I ran into an interesting situation this morning with a customer. One of their internal departments has a group of technical writers that manages a lot of procedural documents and forms and they use a web site based on FrontPage to manage this. They were originally asking for some help learning Expression Web, which they had identified as the upgraded product to FrontPage. They manage a site that is almost completely read-only to their users, with a team of 6-8 who edit pages on the site. They are leveraging Dynamic Web Templates (DWT) within their page designs, so they are seeing some reusable benefits in their efforts.
I’ve spent a couple of days of time with them, explaining the benefits of SharePoint features, including collaboration and permission management, and different approaches to page editing and management.
At the end of today’s session, however, we all felt that it would still require less effort to migrate their site to an ASP.Net based site using Expression Web, than would be required to convert the pages to SharePoint. This is because the site is completely read-only to the users and there is no collaboration requirement.
They did bring to my attention a web tool for managing security on the IIS web site to support permission management for their site if they did move to Expression Web. This tool is the Web Site Administration Tool, described here on MSDN. This looks like a useful tool (although I haven’t installed it yet) to manage the last hurdle that was a firm requirement for SharePoint, that of page permissions. They need to restrict page views to specific AD groups and specific individuals.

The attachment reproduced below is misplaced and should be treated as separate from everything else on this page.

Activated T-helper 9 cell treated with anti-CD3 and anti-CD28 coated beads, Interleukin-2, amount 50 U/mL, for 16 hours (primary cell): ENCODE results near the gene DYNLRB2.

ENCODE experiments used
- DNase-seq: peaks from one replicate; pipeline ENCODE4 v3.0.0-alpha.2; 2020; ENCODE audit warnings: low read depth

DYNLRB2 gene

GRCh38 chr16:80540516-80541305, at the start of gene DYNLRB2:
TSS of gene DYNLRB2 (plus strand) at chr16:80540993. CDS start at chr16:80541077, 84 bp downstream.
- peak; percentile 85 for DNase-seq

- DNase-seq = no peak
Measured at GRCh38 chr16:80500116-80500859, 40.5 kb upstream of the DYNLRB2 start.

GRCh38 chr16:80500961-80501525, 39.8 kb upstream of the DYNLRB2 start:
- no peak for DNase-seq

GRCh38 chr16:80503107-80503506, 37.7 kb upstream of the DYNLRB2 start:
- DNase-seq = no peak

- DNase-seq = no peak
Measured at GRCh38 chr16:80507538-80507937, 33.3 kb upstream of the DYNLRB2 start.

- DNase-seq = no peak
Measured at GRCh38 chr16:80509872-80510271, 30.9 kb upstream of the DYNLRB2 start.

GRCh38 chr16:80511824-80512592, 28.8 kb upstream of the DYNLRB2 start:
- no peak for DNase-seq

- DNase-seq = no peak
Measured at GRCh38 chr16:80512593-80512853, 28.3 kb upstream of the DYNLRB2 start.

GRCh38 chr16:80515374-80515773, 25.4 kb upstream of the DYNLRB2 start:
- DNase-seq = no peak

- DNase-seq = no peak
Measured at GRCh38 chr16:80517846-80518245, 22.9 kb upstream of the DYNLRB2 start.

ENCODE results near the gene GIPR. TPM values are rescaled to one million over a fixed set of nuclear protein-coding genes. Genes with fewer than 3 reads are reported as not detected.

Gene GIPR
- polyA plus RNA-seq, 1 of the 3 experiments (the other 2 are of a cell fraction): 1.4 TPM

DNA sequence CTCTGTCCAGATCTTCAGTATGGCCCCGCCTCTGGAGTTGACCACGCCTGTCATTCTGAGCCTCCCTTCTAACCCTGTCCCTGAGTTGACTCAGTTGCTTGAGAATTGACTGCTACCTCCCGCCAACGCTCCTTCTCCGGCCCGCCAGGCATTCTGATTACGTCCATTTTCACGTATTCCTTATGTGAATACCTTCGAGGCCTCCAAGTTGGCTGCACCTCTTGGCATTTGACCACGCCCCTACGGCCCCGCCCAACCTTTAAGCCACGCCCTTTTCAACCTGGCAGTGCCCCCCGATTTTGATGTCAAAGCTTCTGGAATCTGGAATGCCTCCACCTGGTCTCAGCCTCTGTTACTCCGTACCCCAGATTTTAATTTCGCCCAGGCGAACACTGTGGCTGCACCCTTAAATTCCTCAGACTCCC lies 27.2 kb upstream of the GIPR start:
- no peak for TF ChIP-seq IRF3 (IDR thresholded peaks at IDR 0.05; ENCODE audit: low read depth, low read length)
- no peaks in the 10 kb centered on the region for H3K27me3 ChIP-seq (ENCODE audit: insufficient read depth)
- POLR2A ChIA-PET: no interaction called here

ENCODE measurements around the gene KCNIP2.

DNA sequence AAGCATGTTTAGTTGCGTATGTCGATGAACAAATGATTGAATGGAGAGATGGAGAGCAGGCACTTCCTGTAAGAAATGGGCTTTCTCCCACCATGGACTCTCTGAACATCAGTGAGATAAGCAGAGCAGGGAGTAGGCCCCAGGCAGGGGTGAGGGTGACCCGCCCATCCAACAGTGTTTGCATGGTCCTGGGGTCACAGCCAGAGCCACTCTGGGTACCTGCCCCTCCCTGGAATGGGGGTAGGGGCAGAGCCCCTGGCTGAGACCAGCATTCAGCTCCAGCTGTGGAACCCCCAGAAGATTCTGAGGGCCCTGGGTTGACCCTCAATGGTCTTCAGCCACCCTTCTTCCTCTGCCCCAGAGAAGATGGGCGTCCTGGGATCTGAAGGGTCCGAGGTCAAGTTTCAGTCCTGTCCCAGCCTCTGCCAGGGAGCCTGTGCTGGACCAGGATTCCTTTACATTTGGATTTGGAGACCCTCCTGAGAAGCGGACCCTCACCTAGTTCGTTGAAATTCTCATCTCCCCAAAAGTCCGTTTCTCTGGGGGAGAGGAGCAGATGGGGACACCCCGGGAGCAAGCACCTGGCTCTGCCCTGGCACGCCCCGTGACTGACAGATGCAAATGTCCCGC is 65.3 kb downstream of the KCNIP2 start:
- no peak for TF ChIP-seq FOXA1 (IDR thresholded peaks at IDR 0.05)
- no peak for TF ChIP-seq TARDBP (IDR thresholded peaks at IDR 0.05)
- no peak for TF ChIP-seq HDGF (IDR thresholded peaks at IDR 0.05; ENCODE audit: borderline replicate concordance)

Because I was working with only one department, there was not a way to “sell” the advantages of having a corporate environment. I think that this department could benefit in the long term from using a SharePoint platform, through content reuse and version management and collaboration for their small team, and this department could serve as one of the supporting reasons for the customer as a whole to move to a SharePoint platform for their corporate intranet.
Until the conversation can be held at the Intranet level, however, the justification for moving on a broadscale to SharePoint can’t be leveraged to help the accounting department. If we wait too long to get the corporate intranet moved over to SharePoint, this site will be converted completely to .Net and Expression Web, and it will be even more difficult to justify the page conversion cost to migrate these pages again, ultimately to SharePoint.